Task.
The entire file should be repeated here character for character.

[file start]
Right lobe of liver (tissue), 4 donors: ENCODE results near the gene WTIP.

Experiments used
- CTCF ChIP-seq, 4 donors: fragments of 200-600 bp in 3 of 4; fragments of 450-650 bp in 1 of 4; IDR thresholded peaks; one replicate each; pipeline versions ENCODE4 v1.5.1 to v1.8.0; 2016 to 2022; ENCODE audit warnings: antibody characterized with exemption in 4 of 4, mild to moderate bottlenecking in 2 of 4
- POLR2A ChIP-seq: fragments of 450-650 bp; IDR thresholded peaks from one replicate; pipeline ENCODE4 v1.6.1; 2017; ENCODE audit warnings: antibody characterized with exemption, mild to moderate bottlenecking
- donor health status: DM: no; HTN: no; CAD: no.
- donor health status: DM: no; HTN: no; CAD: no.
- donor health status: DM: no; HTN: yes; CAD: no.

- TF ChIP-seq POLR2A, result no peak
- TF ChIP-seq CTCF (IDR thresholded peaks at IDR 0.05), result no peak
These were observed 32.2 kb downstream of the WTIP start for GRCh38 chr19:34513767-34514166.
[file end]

Right lobe of liver (tissue), 4 donors: ENCODE results near the gene WTIP.

Experiments used
- CTCF ChIP-seq, 4 donors: fragments of 200-600 bp in 3 of 4; fragments of 450-650 bp in 1 of 4; IDR thresholded peaks; one replicate each; pipeline versions ENCODE4 v1.5.1 to v1.8.0; 2016 to 2022; ENCODE audit warnings: antibody characterized with exemption in 4 of 4, mild to moderate bottlenecking in 2 of 4
- POLR2A ChIP-seq: fragments of 450-650 bp; IDR thresholded peaks from one replicate; pipeline ENCODE4 v1.6.1; 2017; ENCODE audit warnings: antibody characterized with exemption, mild to moderate bottlenecking
- donor health status: DM: no; HTN: no; CAD: no.
- donor health status: DM: no; HTN: no; CAD: no.
- donor health status: DM: no; HTN: yes; CAD: no.

- TF ChIP-seq POLR2A, result no peak
- TF ChIP-seq CTCF (IDR thresholded peaks at IDR 0.05), result no peak
These were observed 32.2 kb downstream of the WTIP start for GRCh38 chr19:34513767-34514166.